- a summary or tutorial about the basics of the photodarlington transistor, its applications, construction and how it is different to the phototransistor.
Another form of phototransistor that is often seen and belongs to the same family is called the Darlington phototransistor, or photodarlington.
The photodarlington transistor provides a much higher degree of sensitivity when compared to other phototransistors, but this is at the expense of response time and frequency response.
Darlington transistor basics
The photodarlington transistor is uses the standard transistor Darlington configuration. Within this circuit configuration, the gain of the Darlington transistor pair is that gain of the two individual transistors multiplied together.
The basic Darlington transistor circuit is formed by taking the emitter of the input transistor and connecting it to the base of the second and then connecting both collectors together. This circuit can be used as any single transistor would be in a variety of circuits, but with a very much higher current gain.
While the Darlington can be viewed almost as a circuit block or component in its own right, it does have several differences between it and the basic transistor. For example it has a higher voltage difference between the overall base and emitter, i.e. from the base of the input transistor to the emitter of the output transistor. This is true of the photodarlington for when the base connection may have a bias added to it.
This means that for a typical silicon device, the overall base emitter voltage required to turn the Darlington pair on is two times 0.7 volts, i.e. 1.4 volts.
A further point to note is that the saturation voltage of the Darlington configuration is about 0.7 volts, and this may have an impact when the photodarlington transistor is used in switching applications. This is higher than that of a single transistor, where, for example a switching transistor may exhibit a saturation voltage of around 0.2 volts.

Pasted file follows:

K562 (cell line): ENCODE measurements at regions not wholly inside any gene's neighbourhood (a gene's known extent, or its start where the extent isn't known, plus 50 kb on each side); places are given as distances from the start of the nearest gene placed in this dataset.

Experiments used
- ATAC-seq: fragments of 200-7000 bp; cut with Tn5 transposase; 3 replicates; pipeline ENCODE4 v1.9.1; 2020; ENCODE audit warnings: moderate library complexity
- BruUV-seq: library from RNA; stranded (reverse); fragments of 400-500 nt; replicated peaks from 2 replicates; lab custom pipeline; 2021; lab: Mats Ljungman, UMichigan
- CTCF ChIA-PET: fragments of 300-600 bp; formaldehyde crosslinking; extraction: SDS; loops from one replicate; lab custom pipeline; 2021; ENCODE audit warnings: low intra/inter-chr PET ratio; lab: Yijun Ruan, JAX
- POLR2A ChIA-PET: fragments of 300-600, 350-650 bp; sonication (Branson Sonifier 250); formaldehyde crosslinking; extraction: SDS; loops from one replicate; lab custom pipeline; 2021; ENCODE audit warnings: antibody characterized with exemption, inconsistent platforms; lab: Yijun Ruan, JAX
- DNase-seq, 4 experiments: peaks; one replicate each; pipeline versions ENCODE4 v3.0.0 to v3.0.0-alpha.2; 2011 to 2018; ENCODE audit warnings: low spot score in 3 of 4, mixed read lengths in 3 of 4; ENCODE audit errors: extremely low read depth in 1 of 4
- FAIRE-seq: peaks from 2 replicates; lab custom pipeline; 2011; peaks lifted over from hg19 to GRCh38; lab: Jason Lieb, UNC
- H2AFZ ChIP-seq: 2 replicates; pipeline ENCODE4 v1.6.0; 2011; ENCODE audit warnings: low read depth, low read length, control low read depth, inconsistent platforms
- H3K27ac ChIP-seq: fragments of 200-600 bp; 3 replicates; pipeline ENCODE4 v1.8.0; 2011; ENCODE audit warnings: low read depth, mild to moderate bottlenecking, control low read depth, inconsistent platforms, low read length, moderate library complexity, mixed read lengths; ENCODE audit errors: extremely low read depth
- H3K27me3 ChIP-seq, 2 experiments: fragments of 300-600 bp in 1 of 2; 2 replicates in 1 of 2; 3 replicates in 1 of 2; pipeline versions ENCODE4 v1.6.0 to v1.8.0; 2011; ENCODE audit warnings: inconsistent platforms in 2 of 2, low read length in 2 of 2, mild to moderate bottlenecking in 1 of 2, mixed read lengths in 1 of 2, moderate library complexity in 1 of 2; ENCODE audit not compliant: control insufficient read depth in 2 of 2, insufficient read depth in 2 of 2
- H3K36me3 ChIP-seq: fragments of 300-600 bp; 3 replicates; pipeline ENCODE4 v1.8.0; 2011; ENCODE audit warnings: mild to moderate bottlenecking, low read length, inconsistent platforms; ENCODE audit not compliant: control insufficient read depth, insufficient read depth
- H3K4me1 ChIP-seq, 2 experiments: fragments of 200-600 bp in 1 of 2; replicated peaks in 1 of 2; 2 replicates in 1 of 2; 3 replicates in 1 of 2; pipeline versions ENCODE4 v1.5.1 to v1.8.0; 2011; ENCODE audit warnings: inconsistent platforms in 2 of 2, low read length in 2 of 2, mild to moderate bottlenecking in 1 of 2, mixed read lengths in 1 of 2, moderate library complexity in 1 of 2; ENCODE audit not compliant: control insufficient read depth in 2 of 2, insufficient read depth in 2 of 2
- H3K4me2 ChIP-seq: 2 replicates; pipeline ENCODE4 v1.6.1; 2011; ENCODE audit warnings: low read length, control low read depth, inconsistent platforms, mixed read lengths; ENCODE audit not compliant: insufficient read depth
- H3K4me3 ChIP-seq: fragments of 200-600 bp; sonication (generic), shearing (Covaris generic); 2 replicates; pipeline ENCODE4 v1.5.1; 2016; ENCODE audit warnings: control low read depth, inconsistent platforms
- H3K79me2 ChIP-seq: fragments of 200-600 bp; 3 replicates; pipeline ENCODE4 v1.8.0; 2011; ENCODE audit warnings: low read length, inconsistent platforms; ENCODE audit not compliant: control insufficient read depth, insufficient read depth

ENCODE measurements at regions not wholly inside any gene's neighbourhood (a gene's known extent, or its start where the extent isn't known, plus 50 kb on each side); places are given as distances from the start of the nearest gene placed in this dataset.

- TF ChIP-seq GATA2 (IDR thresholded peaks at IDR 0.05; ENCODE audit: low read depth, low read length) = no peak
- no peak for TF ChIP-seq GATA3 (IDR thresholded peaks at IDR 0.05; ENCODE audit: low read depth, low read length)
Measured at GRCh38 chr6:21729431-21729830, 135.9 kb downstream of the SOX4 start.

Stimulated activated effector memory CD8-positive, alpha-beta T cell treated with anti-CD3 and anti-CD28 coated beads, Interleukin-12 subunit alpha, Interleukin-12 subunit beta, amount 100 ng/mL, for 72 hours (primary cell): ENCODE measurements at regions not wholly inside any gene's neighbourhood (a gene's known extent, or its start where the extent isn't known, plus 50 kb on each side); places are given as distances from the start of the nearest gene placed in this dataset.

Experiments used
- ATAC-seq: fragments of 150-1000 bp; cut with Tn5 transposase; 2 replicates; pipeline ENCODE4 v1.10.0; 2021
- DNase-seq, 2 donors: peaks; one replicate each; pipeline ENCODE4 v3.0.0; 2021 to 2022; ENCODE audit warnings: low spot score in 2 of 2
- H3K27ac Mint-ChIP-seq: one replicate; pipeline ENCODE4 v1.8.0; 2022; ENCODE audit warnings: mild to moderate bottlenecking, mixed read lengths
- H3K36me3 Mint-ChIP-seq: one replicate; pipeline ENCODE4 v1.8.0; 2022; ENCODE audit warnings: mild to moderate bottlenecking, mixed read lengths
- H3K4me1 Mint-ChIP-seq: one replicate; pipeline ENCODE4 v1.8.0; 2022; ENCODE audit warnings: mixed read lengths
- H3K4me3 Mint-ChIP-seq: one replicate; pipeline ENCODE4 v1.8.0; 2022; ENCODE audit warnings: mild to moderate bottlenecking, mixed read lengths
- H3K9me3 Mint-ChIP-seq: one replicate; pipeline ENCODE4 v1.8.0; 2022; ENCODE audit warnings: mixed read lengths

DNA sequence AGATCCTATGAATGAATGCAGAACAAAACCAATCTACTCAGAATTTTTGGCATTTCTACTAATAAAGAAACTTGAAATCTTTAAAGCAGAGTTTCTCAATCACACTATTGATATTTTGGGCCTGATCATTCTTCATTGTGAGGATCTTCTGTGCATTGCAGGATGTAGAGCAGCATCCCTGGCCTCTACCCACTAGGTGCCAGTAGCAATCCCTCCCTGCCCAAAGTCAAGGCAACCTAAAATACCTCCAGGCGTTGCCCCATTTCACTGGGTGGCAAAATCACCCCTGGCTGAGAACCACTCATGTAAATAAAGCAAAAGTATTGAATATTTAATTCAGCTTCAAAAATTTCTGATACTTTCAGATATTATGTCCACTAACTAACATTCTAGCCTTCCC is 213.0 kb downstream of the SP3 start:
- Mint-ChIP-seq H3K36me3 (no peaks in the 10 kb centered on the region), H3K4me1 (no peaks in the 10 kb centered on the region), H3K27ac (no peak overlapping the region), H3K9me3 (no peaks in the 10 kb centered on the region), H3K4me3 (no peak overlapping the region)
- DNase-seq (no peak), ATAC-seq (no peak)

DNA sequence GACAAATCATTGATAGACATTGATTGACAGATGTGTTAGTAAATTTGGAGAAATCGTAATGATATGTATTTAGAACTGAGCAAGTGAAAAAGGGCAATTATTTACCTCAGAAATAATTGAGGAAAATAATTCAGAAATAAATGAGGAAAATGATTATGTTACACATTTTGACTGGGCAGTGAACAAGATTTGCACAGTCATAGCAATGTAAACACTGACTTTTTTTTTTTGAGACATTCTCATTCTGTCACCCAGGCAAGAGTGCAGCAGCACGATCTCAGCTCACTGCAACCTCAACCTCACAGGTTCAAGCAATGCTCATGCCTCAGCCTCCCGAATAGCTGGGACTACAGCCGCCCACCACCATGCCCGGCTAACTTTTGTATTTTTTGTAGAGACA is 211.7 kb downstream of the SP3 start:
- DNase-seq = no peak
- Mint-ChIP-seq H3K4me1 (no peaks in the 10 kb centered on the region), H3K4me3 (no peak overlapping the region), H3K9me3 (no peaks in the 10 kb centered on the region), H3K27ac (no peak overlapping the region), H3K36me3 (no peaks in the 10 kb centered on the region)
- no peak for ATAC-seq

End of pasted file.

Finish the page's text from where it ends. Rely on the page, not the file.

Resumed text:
It is also necessary to be aware that the Darlington Pair is not as fast as a single transistor. This is because the first transistor cannot actively shut off the base current of the second transistor. In turn this makes the overall device or circuit configuration slow to reduce the current flow or switch off. To address this problem, the second transistor often has a resistor connected between the base and emitter. This resistor also helps prevent any leakage current from the input transistor from turning the output transistor on. This leakage current can be of the order of nano-amps for a small signal transistor or up to a few hundred micro-amps for a power transistor. The value of the base emitter resistor is chosen so that it does not sink a large proportion of the current intended to pass through the base of the output transistor, while not allowing the leakage current to develop a voltage equal to the turn on voltage of the output transistor to be developed. Typical values for the resistor may be a few hundred ohms for a power transistor Darlington or a few thousand ohms for a small signal version.
Photodarlington transistor basics
In the photodarlington transistor configuration, the first transistor acts as the photodetector, and its emitter is coupled into the base of the second transistor. This gives a very much higher level of gain, but it is very much slower than the ordinary phototransistor, having a maximum frequency of around 20 kHz.
The photodarlington symbol is a combination of the standard phototransistor symbol and the Darlington transistor symbol.
It can be seen, that like the phototransistor, the photodarlington symbol indicates that often the base connection is not available or it is left open circuit.
By Ian Poole
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